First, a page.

Heyer, Georgette: Grand Sophy, The

I sometimes say that a willingness to pore over the shelves of used bookstores is the surest sign that one is an optimist. Well, sometimes one’s optimism is rewarded. I visited some of my favorite stores in Boston today, and came away with 10 paperbacks for something around $20—including copies of Mirabile and Hellspark (I’m particularly pleased about Mirabile, as it’s already become one of my comfort books), a few hard-to-find things for friends, and the first of Elizabeth Moon’s Serrano series, Hunting Party (I’d read a few of the sequels and enjoyed them, though not enough to buy the first new).

I also picked up Georgette Heyer’s The Grand Sophy, along with another Heyer, and read it on the subway & train on the way back. I’d often heard that this was a favorite of Heyer fans, and I certainly enjoyed it more than some of her others (say, Regency Buck), though not as much as The Unknown Ajax. Sophy puts the lie to the cliché that romance heroines are little weak-willed simpering things. Upon arriving in the Rivenhall family home and discovering that everyone, more or less, is unhappy, she promptly sets about rearranging things; it’s rather like watching a card trick, at the end of which the original relationships have been reshuffled into several different, and much happier, singles and couples. It’s a tribute to the skill of Heyer’s characterization that Sophy doesn’t become incredibly annoying while doing so. There is an unfortunate interlude with a Jewish moneylender; whatever the stereotype in Regency times may have been, Heyer was writing in 1950. Other than that, The Grand Sophy is very funny, with vivid characters and a nice, but not overwhelming, eye for period detail.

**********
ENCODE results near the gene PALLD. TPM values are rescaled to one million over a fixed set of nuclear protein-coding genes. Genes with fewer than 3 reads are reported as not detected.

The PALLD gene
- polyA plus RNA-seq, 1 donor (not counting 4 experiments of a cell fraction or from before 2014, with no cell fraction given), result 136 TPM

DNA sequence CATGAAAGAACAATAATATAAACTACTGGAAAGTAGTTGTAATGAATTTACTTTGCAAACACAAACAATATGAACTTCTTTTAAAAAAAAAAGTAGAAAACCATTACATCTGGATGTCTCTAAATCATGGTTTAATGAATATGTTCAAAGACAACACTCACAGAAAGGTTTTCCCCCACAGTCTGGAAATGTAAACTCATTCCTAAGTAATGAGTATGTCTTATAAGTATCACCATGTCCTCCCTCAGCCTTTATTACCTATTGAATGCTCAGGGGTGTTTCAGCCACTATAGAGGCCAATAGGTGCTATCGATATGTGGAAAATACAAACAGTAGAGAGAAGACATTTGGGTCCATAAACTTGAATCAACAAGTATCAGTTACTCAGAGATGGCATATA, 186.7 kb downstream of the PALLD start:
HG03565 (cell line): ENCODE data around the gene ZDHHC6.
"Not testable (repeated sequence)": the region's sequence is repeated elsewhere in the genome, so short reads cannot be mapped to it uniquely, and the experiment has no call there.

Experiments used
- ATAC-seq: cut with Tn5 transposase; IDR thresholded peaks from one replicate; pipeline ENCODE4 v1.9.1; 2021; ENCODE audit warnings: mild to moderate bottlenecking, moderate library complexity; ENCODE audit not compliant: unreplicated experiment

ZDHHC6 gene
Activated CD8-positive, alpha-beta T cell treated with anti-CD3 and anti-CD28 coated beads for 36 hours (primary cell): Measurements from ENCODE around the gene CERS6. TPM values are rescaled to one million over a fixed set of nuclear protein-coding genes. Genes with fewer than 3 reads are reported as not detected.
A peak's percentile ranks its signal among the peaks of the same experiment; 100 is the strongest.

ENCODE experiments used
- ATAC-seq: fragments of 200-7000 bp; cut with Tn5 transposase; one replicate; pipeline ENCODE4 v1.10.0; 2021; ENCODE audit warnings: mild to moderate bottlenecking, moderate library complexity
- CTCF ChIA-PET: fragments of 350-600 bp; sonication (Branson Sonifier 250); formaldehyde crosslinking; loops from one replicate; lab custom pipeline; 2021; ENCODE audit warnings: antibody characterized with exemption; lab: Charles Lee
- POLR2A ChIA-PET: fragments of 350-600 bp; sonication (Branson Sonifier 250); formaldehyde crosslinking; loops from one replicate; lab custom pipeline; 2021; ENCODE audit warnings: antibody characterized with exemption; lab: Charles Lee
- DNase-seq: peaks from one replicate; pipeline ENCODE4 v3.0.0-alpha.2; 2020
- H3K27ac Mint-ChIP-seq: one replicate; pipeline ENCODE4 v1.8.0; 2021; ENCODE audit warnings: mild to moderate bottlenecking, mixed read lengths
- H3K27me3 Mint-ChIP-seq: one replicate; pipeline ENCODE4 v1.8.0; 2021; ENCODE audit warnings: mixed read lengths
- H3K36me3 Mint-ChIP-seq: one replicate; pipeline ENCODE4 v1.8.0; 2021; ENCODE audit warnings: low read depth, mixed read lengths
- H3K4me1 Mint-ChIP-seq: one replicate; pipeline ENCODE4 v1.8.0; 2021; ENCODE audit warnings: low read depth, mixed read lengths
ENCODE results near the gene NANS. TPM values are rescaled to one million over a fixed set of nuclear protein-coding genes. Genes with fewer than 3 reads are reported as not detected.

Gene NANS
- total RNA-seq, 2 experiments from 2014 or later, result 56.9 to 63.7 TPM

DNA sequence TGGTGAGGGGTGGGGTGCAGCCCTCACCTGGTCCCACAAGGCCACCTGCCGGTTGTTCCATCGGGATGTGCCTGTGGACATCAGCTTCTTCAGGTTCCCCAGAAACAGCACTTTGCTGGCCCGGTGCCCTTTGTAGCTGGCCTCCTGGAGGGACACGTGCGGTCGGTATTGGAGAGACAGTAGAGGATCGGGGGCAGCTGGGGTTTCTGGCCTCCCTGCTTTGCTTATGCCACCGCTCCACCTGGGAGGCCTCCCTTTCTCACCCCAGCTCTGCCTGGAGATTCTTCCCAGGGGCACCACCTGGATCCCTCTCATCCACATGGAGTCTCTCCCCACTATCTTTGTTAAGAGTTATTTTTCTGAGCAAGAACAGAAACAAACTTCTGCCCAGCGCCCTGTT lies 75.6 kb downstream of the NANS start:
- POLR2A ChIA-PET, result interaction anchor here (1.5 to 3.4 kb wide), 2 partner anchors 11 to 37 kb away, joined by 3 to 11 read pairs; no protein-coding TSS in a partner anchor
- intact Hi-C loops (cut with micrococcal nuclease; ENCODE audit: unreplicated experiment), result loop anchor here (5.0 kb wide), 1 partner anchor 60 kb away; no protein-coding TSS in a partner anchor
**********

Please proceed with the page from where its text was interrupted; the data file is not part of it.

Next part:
(Note to sf fans visiting Boston: if you stop in at Avenue Victor Hugo, take a minute to walk down Newbury to Spenser’s Mystery Bookshop. It has only a very small sf collection, but I seem to have good luck there; for instance, today I bought for a friend, very cheaply, one of Sheri Tepper’s very hard-to-find Marianne books, and a nice copy of The Face in the Frost to give to someone who’d like it. Also, the proprietor has been extremely helpful whenever I’ve been in.)

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